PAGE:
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Meet Dr. Borakove and her furry family

Meredith Borakove, VMD, CVA

I was born on Long Island and have had a love of animals and science from a very early age. I knew I wanted to work with animals so I became an assistant at a veterinary clinic during the summers while I majored in Biology at the University of Pennsylvania. I continued on at the University of Pennsylvania’s vet school and graduated in 2001 ready to go into the world of small animal medicine.I worked for 10 years at a small animal hospital in Alexandria, Virginia, where I got a lot of great experience with medicine, surgery, and dentistry. While I enjoyed helping my patients and clients, I was frustrated when I couldn’t help my own senior cat, Monkey, who was suffering from back pain. He had injured his back and pain medicines either made him too sleepy or were too potentially damaging to his kidneys and liver. I sought out acupuncture for him and I was amazed at the results -- after 3 treatments, his pain was gone and never returned!  That experience convinced me that I wanted to learn more about acupuncture and its benefits. However, at that point in my life, the time and financial commitment needed to further my education on the subject seemed too daunting, so I put it on the back burner.In 2011, I moved to Charleston, drawn here by the warm weather, beaches, friendly people and delicious food! I started filling in at various veterinary practices and suddenly found enough time to begin my studies at the Chi Institute of Traditional Chinese Veterinary Medicine (TCVM) in Florida. I became certified in Small Animal Acupuncture in 2014 and then I became a certified Veterinary Chinese Herbalist in 2017. For me, it has opened up a whole new way of thinking about disease processes, wellness, balance and healing. I hope to be able to use these modalities to improve the quality of life of all my patients, including my own pets which you can read about below.

In Memoriam: Greta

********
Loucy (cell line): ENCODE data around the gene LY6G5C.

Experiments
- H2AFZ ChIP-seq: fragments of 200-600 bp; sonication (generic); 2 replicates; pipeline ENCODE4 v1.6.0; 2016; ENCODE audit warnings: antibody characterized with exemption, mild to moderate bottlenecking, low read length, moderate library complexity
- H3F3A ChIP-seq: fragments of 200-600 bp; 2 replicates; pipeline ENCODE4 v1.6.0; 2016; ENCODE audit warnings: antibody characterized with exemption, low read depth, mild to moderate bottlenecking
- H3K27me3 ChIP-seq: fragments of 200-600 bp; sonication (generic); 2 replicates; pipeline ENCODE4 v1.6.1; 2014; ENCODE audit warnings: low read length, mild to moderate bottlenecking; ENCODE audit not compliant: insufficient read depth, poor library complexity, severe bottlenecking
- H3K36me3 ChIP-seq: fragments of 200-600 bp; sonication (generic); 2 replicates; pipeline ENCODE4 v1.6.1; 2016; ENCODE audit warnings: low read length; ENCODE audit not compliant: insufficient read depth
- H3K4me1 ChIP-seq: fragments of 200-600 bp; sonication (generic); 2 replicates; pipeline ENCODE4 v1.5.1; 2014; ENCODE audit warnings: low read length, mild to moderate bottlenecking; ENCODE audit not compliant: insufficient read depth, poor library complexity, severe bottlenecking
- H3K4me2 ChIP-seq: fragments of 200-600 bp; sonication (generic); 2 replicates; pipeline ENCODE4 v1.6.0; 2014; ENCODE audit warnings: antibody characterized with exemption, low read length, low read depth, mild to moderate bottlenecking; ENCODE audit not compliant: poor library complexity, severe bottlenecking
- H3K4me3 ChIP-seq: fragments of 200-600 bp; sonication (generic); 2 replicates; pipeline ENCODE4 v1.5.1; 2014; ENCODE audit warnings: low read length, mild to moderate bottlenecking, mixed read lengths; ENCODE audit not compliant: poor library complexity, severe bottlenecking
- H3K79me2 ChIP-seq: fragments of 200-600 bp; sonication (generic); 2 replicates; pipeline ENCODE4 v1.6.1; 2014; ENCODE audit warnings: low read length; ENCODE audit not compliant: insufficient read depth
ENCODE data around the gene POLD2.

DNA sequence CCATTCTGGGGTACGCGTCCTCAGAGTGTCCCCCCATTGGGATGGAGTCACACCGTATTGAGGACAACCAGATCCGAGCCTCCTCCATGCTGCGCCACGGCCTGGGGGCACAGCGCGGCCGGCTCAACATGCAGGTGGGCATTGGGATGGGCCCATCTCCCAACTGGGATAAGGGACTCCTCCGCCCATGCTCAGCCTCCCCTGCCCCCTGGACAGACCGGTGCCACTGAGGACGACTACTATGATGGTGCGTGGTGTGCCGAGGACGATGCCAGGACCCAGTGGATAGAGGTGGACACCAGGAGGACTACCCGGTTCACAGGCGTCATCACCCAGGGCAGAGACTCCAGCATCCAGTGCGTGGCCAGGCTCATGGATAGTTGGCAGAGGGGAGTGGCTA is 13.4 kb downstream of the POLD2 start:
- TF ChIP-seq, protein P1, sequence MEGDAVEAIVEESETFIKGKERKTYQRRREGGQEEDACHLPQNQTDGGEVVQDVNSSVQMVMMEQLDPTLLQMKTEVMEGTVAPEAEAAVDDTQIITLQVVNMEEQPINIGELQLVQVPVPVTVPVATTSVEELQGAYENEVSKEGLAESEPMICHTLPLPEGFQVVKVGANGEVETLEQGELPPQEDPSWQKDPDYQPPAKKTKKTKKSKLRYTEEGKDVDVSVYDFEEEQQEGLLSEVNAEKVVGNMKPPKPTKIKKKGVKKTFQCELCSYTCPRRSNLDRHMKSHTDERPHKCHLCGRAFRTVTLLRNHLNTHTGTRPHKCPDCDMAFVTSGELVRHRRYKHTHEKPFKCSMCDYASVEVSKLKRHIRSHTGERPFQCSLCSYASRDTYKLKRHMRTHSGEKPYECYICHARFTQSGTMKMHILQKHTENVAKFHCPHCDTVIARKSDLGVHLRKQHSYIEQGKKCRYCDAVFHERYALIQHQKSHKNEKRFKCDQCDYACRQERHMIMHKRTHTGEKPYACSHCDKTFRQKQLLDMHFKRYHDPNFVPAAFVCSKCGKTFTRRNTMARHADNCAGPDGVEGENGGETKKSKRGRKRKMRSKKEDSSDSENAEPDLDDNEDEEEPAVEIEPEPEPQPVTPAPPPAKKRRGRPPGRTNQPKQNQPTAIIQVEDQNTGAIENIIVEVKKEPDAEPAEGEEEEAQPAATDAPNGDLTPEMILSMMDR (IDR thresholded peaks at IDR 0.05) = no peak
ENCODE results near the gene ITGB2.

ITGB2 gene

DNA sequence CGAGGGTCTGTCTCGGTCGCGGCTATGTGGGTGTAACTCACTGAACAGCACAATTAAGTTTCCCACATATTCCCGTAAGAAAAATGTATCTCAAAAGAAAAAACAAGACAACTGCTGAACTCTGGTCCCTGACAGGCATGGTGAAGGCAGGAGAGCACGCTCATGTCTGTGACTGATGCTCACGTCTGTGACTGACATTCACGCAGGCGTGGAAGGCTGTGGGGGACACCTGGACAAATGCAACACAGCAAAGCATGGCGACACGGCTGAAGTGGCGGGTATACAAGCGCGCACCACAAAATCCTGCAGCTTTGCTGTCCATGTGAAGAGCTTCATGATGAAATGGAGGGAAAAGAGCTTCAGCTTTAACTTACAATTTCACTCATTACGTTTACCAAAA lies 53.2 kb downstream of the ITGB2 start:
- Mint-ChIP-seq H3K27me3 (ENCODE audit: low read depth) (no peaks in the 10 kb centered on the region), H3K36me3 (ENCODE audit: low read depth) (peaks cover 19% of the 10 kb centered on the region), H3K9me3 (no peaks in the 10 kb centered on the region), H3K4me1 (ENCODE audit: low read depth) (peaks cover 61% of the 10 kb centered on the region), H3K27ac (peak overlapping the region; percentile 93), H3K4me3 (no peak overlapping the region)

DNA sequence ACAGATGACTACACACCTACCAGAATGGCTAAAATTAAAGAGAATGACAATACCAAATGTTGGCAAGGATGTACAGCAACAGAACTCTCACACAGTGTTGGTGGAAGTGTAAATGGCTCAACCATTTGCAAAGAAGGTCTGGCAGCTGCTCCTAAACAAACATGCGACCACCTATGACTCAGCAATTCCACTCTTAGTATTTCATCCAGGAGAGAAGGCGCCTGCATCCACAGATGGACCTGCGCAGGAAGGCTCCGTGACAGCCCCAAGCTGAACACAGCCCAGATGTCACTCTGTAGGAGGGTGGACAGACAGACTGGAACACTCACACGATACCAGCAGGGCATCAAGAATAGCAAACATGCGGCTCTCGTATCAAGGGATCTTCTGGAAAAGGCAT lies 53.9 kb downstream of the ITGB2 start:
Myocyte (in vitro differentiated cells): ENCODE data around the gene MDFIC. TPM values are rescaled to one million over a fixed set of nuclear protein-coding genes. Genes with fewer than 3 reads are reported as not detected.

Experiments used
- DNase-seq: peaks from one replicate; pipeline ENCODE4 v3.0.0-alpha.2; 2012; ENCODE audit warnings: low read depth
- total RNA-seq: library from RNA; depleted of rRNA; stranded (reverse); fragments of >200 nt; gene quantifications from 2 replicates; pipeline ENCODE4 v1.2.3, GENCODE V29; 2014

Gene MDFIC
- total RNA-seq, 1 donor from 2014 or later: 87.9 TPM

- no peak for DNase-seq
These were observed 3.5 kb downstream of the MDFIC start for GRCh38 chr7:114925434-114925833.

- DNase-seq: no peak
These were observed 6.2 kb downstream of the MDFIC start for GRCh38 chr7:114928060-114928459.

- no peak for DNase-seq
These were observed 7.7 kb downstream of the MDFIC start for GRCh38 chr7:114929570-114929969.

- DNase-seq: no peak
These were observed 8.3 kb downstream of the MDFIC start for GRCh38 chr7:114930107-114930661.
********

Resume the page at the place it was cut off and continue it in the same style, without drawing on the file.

Greta was our vizsla who lived to the ripe old age of 16.5 years thanks to Chinese medicine. She had her share of health problems over the years and I only wish I had found Traditional Chinese Veterinary Medicine (TCVM) for her sooner. When she was about 9 years old, she developed elevated liver enzymes and became aggressive to other dogs. There is a connection between these two issues that TCVM recognizes but Western medicine fails to. Three years later, I diagnosed her with Cushing's disease, a disease which causes the adrenal glands to produce too many steroid hormones. For the last few years of her life, she received a combination of Western medicine, acupuncture and massage to help with her various symptoms. She also had developed acute glaucoma in her right eye which unfortunately caused her to lose vision in that eye. Interestingly, eye problems are often secondary to liver issues in TCVM. We were successful in preserving the vision in her good eye by using western medicine and chinese herbs. An integrative approach was the most effective way to give her the best quality of life in her golden years. 


He is a 13 year old kitty with a sweet laid back personality except when it comes to one of our other cats, Squiffy, who he doesn’t like. I adopted Simon when he was very young and he had a terrible upper respiratory infection. He has continued to have chronic conjunctivitis (inflamed eyes) which never responded well to western medication. He is on chinese herbs to support his liver to help with both of these issues.


He is a very special 10 year old kitty who was born with a condition called Cerebellar Hypoplasia. His mother was likely infected with the distemper virus when he was in the womb which can cause a part of the brain to not develop. The cerebellum is important for coordination, mobility and balance so while Squiffy looks completely normal while he is sitting still, he walks as if he is very drunk. Hence the name Squiffy which is an old British slang word meaning tipsy. Like Simon, he has some aggression issues and inflamed eyes so he is on liver-supporting herbs as well. 


She is a 3 year old kitty who has already had some health issues, unfortunately. She was very sick with an unknown infection when I first adopted her. She was about 2-3 months old and only weighed 2 lbs. She responded very well to supportive care and antibiotics at that time. She got sick again at the age of 8 months with different symptoms, but only got about 80% better on antibiotics. I started her on herbs to support her Wei Qi (pronounced “way chee”) which is essentially the Chinese medical way of describing the immune system. This helped her to rebound completely and hopefully it will keep her healthy going forward.

In Memoriam: Monkey

He was my amazingly sweet and cuddly kitty, my first pet as an adult and the inspiration for my TCVM studies. I lost him in October of 2013 at the age of 16 and I still miss him every day. He benefitted from acupuncture to treat his back pain and severe arthritis during the last few years of his life. In the last 6 months of his life, he suffered from sinusitis, a brain tumor, intestinal lymphoma, pancreatitis and kidney disease. Amazingly enough, he was pretty much himself up until the last month of his life which is what we strive for in TCVM: good quality of life up until the end. He still inspires me.

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